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How does tf.app.run() work in Tensorflow translate demo?

In tensorflow/models/rnn/translate/translate.py, there is a call to tf.app.run(). How is it being handled?

if __name__ == "__main__":
    tf.app.run() 
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if __name__ == "__main__":

means current file is executed under a shell instead of imported as a module.

tf.app.run()

As you can see through the file app.py

def run(main=None, argv=None):
  """Runs the program with an optional 'main' function and 'argv' list."""
  f = flags.FLAGS

  # Extract the args from the optional `argv` list.
  args = argv[1:] if argv else None

  # Parse the known flags from that list, or from the command
  # line otherwise.
  # pylint: disable=protected-access
  flags_passthrough = f._parse_flags(args=args)
  # pylint: enable=protected-access

  main = main or sys.modules['__main__'].main

  # Call the main function, passing through any arguments
  # to the final program.
  sys.exit(main(sys.argv[:1] + flags_passthrough))

Let's break line by line:

flags_passthrough = f._parse_flags(args=args)

This ensures that the argument you pass through command line is valid,e.g. python my_model.py --data_dir='...' --max_iteration=10000 Actually, this feature is implemented based on python standard argparse module.

main = main or sys.modules['__main__'].main

The first main in right side of = is the first argument of current function run(main=None, argv=None) . While sys.modules['__main__'] means current running file(e.g. my_model.py).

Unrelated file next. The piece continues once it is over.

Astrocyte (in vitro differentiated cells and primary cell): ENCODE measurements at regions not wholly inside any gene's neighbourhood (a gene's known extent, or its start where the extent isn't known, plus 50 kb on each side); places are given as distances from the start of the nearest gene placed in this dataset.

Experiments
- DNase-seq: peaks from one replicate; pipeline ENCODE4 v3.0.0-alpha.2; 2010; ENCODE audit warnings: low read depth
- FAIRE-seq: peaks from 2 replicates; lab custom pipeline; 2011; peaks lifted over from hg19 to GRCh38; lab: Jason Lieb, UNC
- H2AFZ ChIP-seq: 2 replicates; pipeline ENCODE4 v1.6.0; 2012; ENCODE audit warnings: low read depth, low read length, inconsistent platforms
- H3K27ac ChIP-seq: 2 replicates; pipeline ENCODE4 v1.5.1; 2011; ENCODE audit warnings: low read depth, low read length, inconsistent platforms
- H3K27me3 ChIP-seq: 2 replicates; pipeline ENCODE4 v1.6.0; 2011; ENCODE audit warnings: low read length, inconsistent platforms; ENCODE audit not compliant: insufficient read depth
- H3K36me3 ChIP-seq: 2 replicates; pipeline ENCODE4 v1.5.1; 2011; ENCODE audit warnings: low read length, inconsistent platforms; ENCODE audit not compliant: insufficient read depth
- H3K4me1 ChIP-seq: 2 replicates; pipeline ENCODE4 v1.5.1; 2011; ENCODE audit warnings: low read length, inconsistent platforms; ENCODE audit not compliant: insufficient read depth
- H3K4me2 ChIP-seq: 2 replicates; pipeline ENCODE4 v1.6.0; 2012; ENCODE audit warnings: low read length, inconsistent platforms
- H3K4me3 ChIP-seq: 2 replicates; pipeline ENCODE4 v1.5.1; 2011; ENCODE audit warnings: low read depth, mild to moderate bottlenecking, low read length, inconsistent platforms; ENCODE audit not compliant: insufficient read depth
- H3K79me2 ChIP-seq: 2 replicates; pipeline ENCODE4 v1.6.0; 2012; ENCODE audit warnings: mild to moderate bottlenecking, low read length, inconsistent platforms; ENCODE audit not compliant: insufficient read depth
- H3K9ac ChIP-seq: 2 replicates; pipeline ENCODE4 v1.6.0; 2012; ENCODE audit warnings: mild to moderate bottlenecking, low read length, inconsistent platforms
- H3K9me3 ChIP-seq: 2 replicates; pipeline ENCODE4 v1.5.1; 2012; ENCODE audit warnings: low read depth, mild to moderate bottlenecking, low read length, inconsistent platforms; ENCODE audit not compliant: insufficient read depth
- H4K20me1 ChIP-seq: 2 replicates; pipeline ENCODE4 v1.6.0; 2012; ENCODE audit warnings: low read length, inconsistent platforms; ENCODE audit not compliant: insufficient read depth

So there are two cases:

  1. You don't have a main function in my_model.py Then you have to call tf.app.run(my_main_running_function)

  2. you have a main function in my_model.py. (This is mostly the case.)

Last line:

sys.exit(main(sys.argv[:1] + flags_passthrough))

ensures your main(argv) or my_main_running_function(argv) function is called with parsed arguments properly.

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  • 69
    A missing piece of the puzzle for beginner Tensorflow users: Tensorflow has some builtin command line flag handling mechanism. You can define your flags like tf.flags.DEFINE_integer('batch_size', 128, 'Number of images to process in a batch.') and then if you use tf.app.run() it will set things up so that you can globally access the passed values of the flags you defined, like tf.flags.FLAGS.batch_size from wherever you need it in your code. – isarandi May 28 '17 at 16:21
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    This is the better answer of the (current) three in my opinion. It explains the "How does tf.app.run() work", while the other two answers just say what it does. – Thomas Fauskanger Jun 27 '17 at 14:48
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    Looks like the flags are handled by abseil which TF must have absorbed abseil.io/docs/python/guides/flags – CpILL Oct 2 '19 at 2:44
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It's just a very quick wrapper that handles flag parsing and then dispatches to your own main. See the code.

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  • 12
    what does it mean "handles flag parsing"? Maybe you could add a link to inform beginners what that means? – Pinocchio Jul 6 '16 at 4:24